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Rahim Noor should crawl back into the woodwork

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The former Inspector–General of Police, Abdul Rahim Mohd Noor, emerging as it were from the dead, has expressed some startling views on human rights. P Ramakrishnan takes him to task.

rahim noor
Rahim Noor

A man who infamously trampled upon the rights of others has no right to speak on human rights. He is the least qualified to speak on this subject.

Yet, the former Inspector–General of Police, Abdul Rahim Mohd Noor, emerging as it were from the dead, expressed some startling views on human rights.

He is quoted as having said that the coming of a “human rights wave” would threaten the principles on which this country was founded.

In what way would the “human rights wave” threaten the principles on which this country was founded? The principles on which this country was founded is embodied in the Federal Constitution, which was agreed upon mutually by all the communities that aspired for a free and independent Malaya.

The Federal Constitution specifically guarantees the human rights of all the citizens. Indeed, it protects the rights of all Malaysians. If these rights were not guaranteed and protected, there would be no Federal Constitution to begin with and we wouldn’t have attained our independence on 31 August 1957.

The human rights wave, reflected in the Bersih 2.0 ‘Walk for Democracy’ that demanded clean and fair elections, cannot by any stretch of the imagination be termed as a “communist wave”. It is a democratic wave giving expression to the innate desire of the human spirit to be free and treated fairly and with justice.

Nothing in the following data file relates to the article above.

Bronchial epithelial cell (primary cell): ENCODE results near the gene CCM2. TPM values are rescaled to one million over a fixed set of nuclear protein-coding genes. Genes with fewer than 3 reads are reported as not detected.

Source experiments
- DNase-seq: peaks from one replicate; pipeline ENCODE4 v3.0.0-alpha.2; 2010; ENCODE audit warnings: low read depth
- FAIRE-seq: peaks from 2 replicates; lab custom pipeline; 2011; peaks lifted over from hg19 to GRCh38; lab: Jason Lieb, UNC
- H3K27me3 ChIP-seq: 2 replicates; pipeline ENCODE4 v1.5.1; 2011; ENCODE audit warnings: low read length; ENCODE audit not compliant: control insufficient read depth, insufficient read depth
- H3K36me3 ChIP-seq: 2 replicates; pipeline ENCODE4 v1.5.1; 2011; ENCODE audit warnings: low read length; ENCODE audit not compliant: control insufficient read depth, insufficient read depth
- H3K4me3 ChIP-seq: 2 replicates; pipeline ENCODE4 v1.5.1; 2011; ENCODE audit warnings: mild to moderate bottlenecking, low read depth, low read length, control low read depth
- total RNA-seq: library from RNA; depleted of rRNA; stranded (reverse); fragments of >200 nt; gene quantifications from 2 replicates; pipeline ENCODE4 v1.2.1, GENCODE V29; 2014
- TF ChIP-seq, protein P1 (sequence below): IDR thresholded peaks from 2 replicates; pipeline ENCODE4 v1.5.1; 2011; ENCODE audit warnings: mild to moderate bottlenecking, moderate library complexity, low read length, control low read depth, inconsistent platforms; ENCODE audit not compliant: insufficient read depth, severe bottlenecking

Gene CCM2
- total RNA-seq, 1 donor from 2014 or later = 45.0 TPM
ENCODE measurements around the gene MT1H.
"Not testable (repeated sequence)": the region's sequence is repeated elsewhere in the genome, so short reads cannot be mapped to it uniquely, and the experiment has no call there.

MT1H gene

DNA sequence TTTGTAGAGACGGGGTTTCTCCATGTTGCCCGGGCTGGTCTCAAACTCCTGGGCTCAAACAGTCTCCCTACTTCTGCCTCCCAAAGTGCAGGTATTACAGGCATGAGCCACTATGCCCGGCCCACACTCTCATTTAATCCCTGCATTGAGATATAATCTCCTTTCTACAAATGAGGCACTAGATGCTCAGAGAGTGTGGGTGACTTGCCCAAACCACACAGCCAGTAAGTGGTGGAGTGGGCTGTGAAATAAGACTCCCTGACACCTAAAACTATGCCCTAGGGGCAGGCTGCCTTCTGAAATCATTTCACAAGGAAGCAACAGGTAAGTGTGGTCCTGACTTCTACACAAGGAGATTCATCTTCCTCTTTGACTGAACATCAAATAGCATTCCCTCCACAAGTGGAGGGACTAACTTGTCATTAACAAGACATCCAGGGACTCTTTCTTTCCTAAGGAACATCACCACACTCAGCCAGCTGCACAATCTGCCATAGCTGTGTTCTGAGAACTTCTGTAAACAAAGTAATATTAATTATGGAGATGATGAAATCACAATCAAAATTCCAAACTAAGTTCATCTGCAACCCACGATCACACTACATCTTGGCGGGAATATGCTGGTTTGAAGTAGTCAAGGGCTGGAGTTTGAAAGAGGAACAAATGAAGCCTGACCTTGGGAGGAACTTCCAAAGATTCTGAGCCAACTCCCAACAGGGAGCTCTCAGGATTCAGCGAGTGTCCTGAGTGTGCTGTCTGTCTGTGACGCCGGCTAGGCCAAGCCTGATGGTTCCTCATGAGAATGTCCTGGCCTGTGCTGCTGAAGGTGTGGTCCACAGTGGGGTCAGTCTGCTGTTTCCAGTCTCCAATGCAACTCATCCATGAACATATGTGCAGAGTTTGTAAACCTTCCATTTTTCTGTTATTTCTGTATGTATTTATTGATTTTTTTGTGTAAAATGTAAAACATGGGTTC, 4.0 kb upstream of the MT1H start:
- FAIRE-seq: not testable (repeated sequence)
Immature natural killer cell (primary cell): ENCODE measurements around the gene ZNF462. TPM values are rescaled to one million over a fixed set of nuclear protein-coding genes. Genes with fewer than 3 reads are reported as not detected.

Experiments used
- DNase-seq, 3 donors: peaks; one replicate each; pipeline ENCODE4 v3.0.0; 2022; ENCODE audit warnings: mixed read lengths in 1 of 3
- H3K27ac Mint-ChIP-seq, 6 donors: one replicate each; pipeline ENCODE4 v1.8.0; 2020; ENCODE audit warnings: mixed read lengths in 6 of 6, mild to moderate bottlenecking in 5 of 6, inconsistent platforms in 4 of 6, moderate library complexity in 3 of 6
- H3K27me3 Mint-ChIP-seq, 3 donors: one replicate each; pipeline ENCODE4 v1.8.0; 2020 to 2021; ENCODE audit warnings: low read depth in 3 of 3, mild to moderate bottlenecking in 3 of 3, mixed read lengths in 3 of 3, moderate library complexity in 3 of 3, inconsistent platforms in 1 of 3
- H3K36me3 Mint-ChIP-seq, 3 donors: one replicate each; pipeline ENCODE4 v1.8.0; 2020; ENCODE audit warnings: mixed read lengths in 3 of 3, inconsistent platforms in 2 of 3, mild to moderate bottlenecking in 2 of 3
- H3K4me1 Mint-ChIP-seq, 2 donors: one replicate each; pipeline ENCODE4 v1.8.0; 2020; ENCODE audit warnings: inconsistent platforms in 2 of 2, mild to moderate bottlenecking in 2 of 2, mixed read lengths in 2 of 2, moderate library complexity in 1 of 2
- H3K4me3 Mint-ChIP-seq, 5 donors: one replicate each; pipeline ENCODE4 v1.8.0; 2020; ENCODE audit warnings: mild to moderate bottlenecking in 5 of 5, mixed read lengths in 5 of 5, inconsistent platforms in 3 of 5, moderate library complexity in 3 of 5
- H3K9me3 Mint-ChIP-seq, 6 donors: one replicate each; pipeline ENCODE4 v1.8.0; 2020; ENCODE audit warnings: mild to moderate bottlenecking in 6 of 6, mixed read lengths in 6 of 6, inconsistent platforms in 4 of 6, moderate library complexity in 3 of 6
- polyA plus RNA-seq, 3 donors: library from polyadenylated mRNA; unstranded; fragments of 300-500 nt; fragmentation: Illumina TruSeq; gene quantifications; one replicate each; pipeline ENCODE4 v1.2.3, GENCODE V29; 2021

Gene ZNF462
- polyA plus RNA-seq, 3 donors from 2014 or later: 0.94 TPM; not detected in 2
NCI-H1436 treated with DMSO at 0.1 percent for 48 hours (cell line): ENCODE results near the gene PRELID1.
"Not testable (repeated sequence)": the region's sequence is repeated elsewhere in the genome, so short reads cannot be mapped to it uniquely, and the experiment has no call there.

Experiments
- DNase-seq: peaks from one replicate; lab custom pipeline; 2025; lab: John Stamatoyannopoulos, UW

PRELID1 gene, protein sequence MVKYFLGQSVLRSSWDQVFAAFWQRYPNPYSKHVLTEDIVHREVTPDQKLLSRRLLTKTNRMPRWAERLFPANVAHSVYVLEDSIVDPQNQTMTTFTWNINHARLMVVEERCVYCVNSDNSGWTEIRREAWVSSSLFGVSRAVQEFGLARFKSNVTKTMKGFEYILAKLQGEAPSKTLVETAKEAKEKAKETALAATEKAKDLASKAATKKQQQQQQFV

READ MORE:  Malaysian seat on the UN Human Rights Council

The present wave – demanding accountability, transparency, good governance, rule of law, the right to information, the right to assemble peacefully, the right to publish and disseminate views – represents the universal rights that are upheld by the United Nations, As Malaysia is a member of the UN Human Rights Council, we are duty-bound to respect and protect these universal values.

Calling upon the Malays to unite against this “human rights wave” is acting foolishly and ignoring today’s political reality. The vast majority of thinking Malaysians are not narrow-minded bigots and will not fall for this call to respond along ethnic lines.

This was clearly established when the “Himpunan Sejuta” was organised to inflame the sentiments of the Malays against the Christians. The fact that only about 5000 turned up – which prompted Ibrahim Ali to confess that he was embarrassed by the turnout – is proof enough that racial politics will be spurned by citizens of goodwill who only wish to live together in peace and harmony for the betterment of the nation.

Though it was touted as having the backing of 3000 Malay NGOs, the fact was they failed even to send two representatives each, which would have boosted the attendance to 6000. The number that turned up was a far cry from the one million that was expected. The ultras and the extremists can claim anything but gutter politics will not hoodwink the majority of peace-loving Malaysians.

Rahim Noor should crawl back into the woodwork and remain there for a long time to come.

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P Ramakrishnan is president of Aliran

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